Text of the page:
Skiing at Telluride

By: Kent Jensen

Telluride, Colorado is known as a skier’s mountain.  For me, Telluride transformed from an expensive mountainside resort into a place to which I had to return and explore further the moment I was standing at the top of Lift 12.  I was peering down at the ghost town of Alta under the awe-striking teeth of Palmyra’s ridgeline.  Tom, a local, retold bits of Telluride’s scrappy history, giving this grand landscape more than raw, commanding beauty, but a genuine Wild West birth.  The context of struggling migrants, tycoons and outlaws fill this town’s history.  Telluride’s story engaged me like no other ski area has. 

Born of the Colorado Gold Rush and exploited for every ounce of gold they could find, miners eventually saw the end looming and in 1972 locals opened the first ski runs while mining held on until 1978.  Since then the only goldmine around has been the snow blanketing the mountains.  The town site, named a National Historic Monument, actively preserves its Victorian architecture, creating a bit of living history.  Framed in the Wild West, every shop in town is locally owned, no franchises or corporate conglomerates – a refreshing break from cookie cutter urban sprawl. 

Telluride is literally surrounded on every side by some of the most spectacular vistas – four 14,000 ft and countless 13,000 ft peaks within sight from Lift 12 alone.  Furthermore, Lift 12 accesses expert, blue and green runs in the same drainage, funneling you down to the same meeting point, so that a family could enjoy varying terrain and still ride the lift up together.  Although it has family friendly runs (over 60%), Telluride is renowned for its advanced terrain that can be seen dropping precipitously from the surrounding mountain cirques.  Telluride has aggressively worked to incorporate large tracts of formerly off-limits expert terrain over the last few years.  The result: safe couloirs and chutes every few hundred feet circling 270 degrees around the Black Iron Bowl.  Because of this terrain, I had fresh turns on Gold Hill Chute #9 even four days after the last snow fall.

When the slopes made us hungry, we decided to sample the mountain top Alpino Vino for a ski-in lunch.  We were met by a garden vegetable panzenella, roasted tomatoes hidden in a grilled cheese, asking to be dipped in gorgonzola tomato soup – mmmm.  It’s fine dining in a faux Alpen mountain chalet.  Another Telluride local favorite is La Cocina De Luz – a garden fresh Mexican experience.  After a few days in Telluride we concluded that you don’t have to worry about finding a hot tip on the best food in town – every restaurant will thrill your taste buds.  I would venture to say that it’s difficult for your palate to be disappointed here, the bar is set so high, that for a restaurant to survive, mediocrity is not an option.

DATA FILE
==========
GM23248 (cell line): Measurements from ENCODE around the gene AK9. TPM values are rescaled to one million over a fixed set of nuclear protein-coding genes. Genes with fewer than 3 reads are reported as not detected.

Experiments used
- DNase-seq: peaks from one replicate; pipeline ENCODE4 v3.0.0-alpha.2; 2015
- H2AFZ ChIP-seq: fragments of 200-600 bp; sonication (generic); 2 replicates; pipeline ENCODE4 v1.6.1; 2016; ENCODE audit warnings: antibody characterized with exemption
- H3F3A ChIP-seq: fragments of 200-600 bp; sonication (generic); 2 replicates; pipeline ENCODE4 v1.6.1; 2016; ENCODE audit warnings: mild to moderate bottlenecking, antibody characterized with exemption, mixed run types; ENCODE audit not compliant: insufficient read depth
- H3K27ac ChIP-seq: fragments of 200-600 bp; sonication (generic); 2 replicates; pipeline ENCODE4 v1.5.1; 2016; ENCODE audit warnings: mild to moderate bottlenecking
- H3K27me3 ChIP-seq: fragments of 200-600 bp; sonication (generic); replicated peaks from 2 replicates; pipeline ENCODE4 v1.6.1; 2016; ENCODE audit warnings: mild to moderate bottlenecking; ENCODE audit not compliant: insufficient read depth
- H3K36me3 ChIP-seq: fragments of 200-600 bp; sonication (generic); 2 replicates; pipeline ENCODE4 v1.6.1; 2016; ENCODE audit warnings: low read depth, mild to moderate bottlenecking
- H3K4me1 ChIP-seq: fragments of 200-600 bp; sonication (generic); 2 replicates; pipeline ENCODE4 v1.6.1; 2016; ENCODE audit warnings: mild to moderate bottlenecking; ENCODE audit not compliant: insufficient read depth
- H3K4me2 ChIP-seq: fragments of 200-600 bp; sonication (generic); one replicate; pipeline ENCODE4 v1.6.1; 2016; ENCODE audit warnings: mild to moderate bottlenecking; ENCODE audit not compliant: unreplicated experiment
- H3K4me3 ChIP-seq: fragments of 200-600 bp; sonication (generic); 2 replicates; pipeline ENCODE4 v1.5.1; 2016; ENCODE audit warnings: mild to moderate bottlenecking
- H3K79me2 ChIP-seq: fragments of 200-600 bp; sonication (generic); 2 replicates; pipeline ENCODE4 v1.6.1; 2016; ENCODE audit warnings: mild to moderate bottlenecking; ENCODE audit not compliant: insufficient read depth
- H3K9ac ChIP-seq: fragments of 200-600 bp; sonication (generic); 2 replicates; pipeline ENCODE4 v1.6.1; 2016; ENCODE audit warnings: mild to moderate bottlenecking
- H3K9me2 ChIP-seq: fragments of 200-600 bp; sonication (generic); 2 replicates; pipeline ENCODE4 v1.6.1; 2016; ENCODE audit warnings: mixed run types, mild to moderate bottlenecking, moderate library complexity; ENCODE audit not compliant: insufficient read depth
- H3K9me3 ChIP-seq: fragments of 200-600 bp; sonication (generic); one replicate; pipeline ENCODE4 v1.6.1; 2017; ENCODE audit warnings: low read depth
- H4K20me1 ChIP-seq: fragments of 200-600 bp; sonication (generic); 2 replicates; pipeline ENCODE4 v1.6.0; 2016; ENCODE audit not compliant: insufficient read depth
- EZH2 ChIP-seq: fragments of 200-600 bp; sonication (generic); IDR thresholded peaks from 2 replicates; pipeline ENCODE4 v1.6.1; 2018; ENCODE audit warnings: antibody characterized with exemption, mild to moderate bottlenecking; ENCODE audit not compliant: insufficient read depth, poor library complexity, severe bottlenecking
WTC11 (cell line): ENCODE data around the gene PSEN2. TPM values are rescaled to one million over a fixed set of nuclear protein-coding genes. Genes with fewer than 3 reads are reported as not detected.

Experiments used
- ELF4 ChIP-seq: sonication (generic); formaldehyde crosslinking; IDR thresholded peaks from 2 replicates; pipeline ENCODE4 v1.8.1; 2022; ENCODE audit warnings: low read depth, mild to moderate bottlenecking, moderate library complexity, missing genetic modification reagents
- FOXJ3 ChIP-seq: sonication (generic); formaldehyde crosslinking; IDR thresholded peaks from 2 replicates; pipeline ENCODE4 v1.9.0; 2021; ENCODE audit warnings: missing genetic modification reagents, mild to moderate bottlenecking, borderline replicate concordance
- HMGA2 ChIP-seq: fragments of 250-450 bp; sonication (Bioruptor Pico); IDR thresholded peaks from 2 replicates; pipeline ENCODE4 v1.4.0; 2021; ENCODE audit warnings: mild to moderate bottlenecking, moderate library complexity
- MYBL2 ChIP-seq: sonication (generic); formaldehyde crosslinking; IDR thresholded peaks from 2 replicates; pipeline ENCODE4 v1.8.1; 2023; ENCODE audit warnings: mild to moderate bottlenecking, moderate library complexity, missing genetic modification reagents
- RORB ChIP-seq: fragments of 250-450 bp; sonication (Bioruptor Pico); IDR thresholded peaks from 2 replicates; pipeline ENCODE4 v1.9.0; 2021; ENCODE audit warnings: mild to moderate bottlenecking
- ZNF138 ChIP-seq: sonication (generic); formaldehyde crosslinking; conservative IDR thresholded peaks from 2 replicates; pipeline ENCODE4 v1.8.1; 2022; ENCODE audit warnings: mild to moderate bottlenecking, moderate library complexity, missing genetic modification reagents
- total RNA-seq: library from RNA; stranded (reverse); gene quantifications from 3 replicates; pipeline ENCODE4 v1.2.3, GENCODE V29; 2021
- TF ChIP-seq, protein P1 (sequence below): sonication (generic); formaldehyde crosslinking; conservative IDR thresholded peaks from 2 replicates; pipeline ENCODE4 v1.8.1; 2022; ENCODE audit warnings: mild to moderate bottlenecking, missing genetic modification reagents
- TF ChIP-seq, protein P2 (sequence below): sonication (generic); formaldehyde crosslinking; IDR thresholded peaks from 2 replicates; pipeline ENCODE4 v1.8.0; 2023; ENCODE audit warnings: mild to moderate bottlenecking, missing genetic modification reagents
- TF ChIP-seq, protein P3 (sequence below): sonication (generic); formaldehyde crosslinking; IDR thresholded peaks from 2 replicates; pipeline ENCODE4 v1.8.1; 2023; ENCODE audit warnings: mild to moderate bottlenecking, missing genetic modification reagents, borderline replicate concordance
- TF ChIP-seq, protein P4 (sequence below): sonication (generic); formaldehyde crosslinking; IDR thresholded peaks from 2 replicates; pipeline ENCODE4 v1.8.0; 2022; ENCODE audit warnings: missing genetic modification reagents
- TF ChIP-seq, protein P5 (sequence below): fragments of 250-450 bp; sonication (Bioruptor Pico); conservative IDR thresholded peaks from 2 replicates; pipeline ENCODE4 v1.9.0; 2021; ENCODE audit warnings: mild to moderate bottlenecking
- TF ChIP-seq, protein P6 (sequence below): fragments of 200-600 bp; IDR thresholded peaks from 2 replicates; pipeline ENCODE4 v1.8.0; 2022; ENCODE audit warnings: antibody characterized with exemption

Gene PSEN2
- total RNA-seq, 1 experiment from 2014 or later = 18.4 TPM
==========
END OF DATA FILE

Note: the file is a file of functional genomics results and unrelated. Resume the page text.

After working our legs to jelly, a couple’s Mountain Salvation Massage at the Peaks Resort and Spa made my wife and I forget that we’d ever even been in ski boots that day and I learned that nearly constant chatter with the masseuse about the theory of reflexology severely tainted my wife’s experience.  Her conception of a perfect couple’s massage consisted of us shrouded in the quiet vicissitudes of ocean waves and Enya music – it’s a good thing the Peaks’ masseuses have magical hands that even I can’t ruin. 

You must understand – Telluride doesn’t compete for the low-cost, budget ski destination awards.  And therefore, it admittedly carries a healthy price tag – don’t stop reading, it really is worth it.  That being said, here are a few tips to help.  Active duty military get a generous and rare 30% off at the Mountain Lodge (call for details) and 10 % at The Peaks (even in conjunction with other packages or specials).  If you decide on a room with a kitchenette to cook your own meals and save, plan to stop at a grocery store outside the area or at least downtown Telluride while driving in – grocery prices at the Mountain Village grocery store will cost nearly the same as eating out.  Telluride Ski Resort offers the T card, which gives 25% off lift tickets for the season, to active duty military year round – other people can only get it before Oct 31st or at key events.  

In short, Telluride pairs world-class skiing and backcountry access with luxury accommodations, fine dining and cultural events like the Telluride Blues Festival (June), Telluride Film Festival (Sept) and the Telluride Blues and Brews Festival (Sept).  This place of adventure dreams may cost a little more, but what you get is undoubtedly worth it.  Definitely check it out, for you may realize that you can’t wait another season before you experience one of North America’s most idyllic mountain resorts.

—————- is proud to be featuring the travel articles of Erica I. Pena-Vest to our users. Erica is a travel industry veteran with over ten years of experience in public and media relations. Erica has worked with hundreds of travel writers before becoming one herself in 2004. As a Navy wife, Erica understands the needs of military families and focuses her research and articles to travel deals for those in the armed services. Erica’s travel column is appropriated titled “Sweet Land of Liberty”. works hard to bring a multitude of resources and information to our audience. This site has thousands of pages of resources and information. There is something for everyone. Users refer to, as the “the Go To Site” for the military and veteran communities. When the next tour is back home, it’s on